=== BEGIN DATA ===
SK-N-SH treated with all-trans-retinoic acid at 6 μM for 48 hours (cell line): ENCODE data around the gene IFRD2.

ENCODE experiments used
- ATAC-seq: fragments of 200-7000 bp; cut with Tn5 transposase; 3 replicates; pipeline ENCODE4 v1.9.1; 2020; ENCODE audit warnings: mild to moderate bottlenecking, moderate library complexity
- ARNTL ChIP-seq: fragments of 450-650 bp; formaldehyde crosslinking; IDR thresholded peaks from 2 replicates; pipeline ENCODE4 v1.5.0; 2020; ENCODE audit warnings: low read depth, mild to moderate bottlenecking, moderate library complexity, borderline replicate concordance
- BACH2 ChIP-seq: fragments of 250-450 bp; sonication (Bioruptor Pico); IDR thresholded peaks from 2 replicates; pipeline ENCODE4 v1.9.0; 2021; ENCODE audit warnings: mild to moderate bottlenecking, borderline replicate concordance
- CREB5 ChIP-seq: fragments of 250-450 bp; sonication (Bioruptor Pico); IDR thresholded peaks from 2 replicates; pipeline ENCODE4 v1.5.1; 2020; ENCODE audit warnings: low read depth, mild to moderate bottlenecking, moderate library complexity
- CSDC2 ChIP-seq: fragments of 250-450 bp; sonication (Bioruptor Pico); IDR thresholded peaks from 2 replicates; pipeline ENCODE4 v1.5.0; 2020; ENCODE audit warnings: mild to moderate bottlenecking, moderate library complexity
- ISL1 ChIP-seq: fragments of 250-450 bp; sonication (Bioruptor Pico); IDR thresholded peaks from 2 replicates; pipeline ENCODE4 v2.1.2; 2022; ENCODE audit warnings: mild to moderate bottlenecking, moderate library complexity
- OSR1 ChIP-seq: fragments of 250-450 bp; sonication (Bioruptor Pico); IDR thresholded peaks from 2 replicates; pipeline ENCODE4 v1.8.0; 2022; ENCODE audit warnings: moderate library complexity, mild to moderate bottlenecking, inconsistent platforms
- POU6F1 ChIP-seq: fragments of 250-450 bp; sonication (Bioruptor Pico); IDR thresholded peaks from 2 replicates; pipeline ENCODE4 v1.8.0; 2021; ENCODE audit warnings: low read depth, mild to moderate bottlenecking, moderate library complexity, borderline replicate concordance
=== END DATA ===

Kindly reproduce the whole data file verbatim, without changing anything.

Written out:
SK-N-SH treated with all-trans-retinoic acid at 6 μM for 48 hours (cell line): ENCODE data around the gene IFRD2.

ENCODE experiments used
- ATAC-seq: fragments of 200-7000 bp; cut with Tn5 transposase; 3 replicates; pipeline ENCODE4 v1.9.1; 2020; ENCODE audit warnings: mild to moderate bottlenecking, moderate library complexity
- ARNTL ChIP-seq: fragments of 450-650 bp; formaldehyde crosslinking; IDR thresholded peaks from 2 replicates; pipeline ENCODE4 v1.5.0; 2020; ENCODE audit warnings: low read depth, mild to moderate bottlenecking, moderate library complexity, borderline replicate concordance
- BACH2 ChIP-seq: fragments of 250-450 bp; sonication (Bioruptor Pico); IDR thresholded peaks from 2 replicates; pipeline ENCODE4 v1.9.0; 2021; ENCODE audit warnings: mild to moderate bottlenecking, borderline replicate concordance
- CREB5 ChIP-seq: fragments of 250-450 bp; sonication (Bioruptor Pico); IDR thresholded peaks from 2 replicates; pipeline ENCODE4 v1.5.1; 2020; ENCODE audit warnings: low read depth, mild to moderate bottlenecking, moderate library complexity
- CSDC2 ChIP-seq: fragments of 250-450 bp; sonication (Bioruptor Pico); IDR thresholded peaks from 2 replicates; pipeline ENCODE4 v1.5.0; 2020; ENCODE audit warnings: mild to moderate bottlenecking, moderate library complexity
- ISL1 ChIP-seq: fragments of 250-450 bp; sonication (Bioruptor Pico); IDR thresholded peaks from 2 replicates; pipeline ENCODE4 v2.1.2; 2022; ENCODE audit warnings: mild to moderate bottlenecking, moderate library complexity
- OSR1 ChIP-seq: fragments of 250-450 bp; sonication (Bioruptor Pico); IDR thresholded peaks from 2 replicates; pipeline ENCODE4 v1.8.0; 2022; ENCODE audit warnings: moderate library complexity, mild to moderate bottlenecking, inconsistent platforms
- POU6F1 ChIP-seq: fragments of 250-450 bp; sonication (Bioruptor Pico); IDR thresholded peaks from 2 replicates; pipeline ENCODE4 v1.8.0; 2021; ENCODE audit warnings: low read depth, mild to moderate bottlenecking, moderate library complexity, borderline replicate concordance